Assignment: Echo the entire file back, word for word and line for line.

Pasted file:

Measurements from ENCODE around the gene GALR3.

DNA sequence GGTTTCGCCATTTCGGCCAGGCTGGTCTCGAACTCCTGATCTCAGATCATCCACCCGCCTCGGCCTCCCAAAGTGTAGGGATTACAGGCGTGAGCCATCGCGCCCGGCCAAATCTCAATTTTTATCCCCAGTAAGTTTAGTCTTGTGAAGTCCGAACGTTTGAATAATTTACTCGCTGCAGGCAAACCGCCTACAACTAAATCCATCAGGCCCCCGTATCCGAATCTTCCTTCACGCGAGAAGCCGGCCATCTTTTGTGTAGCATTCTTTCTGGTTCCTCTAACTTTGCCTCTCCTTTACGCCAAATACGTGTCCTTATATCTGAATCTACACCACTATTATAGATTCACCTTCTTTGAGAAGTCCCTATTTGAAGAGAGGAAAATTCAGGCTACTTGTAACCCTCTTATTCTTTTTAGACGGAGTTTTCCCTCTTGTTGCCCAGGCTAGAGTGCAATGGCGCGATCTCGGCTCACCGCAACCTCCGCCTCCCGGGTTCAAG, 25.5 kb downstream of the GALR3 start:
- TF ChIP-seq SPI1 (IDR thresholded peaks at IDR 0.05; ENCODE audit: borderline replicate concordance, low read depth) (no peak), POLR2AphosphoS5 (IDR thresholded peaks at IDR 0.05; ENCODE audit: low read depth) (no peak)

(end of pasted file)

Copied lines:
Measurements from ENCODE around the gene GALR3.

DNA sequence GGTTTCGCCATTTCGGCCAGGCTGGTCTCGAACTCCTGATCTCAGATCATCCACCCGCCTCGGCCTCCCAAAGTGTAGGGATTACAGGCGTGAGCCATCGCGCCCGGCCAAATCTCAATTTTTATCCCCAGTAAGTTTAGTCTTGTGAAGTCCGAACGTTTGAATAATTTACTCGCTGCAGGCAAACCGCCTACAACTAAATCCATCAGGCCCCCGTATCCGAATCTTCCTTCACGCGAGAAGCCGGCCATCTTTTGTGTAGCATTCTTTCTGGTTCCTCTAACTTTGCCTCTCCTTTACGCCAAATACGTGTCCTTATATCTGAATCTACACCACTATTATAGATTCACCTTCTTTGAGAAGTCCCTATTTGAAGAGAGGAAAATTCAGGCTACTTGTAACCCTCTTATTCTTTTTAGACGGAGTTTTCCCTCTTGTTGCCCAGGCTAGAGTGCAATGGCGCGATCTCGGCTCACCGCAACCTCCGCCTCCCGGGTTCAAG, 25.5 kb downstream of the GALR3 start:
- TF ChIP-seq SPI1 (IDR thresholded peaks at IDR 0.05; ENCODE audit: borderline replicate concordance, low read depth) (no peak), POLR2AphosphoS5 (IDR thresholded peaks at IDR 0.05; ENCODE audit: low read depth) (no peak)